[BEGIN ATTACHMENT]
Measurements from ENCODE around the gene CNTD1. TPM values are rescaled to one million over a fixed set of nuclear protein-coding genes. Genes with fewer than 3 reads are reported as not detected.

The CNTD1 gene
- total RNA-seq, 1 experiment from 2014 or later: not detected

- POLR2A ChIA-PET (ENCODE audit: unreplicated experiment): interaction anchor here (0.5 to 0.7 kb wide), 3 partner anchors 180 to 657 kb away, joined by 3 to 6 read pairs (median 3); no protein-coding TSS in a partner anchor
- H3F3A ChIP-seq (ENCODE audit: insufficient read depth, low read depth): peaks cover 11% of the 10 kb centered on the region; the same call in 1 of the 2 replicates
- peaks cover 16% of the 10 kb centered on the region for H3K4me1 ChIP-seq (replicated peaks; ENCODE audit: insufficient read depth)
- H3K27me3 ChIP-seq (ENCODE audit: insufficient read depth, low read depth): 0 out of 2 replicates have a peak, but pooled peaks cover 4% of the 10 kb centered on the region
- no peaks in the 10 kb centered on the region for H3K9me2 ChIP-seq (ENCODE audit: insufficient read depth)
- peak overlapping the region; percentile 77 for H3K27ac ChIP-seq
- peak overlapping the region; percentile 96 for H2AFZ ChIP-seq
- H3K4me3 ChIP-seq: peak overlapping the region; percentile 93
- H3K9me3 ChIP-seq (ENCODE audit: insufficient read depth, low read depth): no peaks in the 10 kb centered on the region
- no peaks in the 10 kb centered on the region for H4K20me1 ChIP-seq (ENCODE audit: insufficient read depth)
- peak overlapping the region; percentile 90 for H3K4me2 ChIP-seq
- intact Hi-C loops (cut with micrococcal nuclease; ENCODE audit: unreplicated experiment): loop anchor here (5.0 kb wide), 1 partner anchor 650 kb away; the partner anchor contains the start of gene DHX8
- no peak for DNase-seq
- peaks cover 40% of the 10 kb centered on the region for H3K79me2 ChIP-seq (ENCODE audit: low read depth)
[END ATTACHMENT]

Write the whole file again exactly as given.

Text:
Measurements from ENCODE around the gene CNTD1. TPM values are rescaled to one million over a fixed set of nuclear protein-coding genes. Genes with fewer than 3 reads are reported as not detected.

The CNTD1 gene
- total RNA-seq, 1 experiment from 2014 or later: not detected

- POLR2A ChIA-PET (ENCODE audit: unreplicated experiment): interaction anchor here (0.5 to 0.7 kb wide), 3 partner anchors 180 to 657 kb away, joined by 3 to 6 read pairs (median 3); no protein-coding TSS in a partner anchor
- H3F3A ChIP-seq (ENCODE audit: insufficient read depth, low read depth): peaks cover 11% of the 10 kb centered on the region; the same call in 1 of the 2 replicates
- peaks cover 16% of the 10 kb centered on the region for H3K4me1 ChIP-seq (replicated peaks; ENCODE audit: insufficient read depth)
- H3K27me3 ChIP-seq (ENCODE audit: insufficient read depth, low read depth): 0 out of 2 replicates have a peak, but pooled peaks cover 4% of the 10 kb centered on the region
- no peaks in the 10 kb centered on the region for H3K9me2 ChIP-seq (ENCODE audit: insufficient read depth)
- peak overlapping the region; percentile 77 for H3K27ac ChIP-seq
- peak overlapping the region; percentile 96 for H2AFZ ChIP-seq
- H3K4me3 ChIP-seq: peak overlapping the region; percentile 93
- H3K9me3 ChIP-seq (ENCODE audit: insufficient read depth, low read depth): no peaks in the 10 kb centered on the region
- no peaks in the 10 kb centered on the region for H4K20me1 ChIP-seq (ENCODE audit: insufficient read depth)
- peak overlapping the region; percentile 90 for H3K4me2 ChIP-seq
- intact Hi-C loops (cut with micrococcal nuclease; ENCODE audit: unreplicated experiment): loop anchor here (5.0 kb wide), 1 partner anchor 650 kb away; the partner anchor contains the start of gene DHX8
- no peak for DNase-seq
- peaks cover 40% of the 10 kb centered on the region for H3K79me2 ChIP-seq (ENCODE audit: low read depth)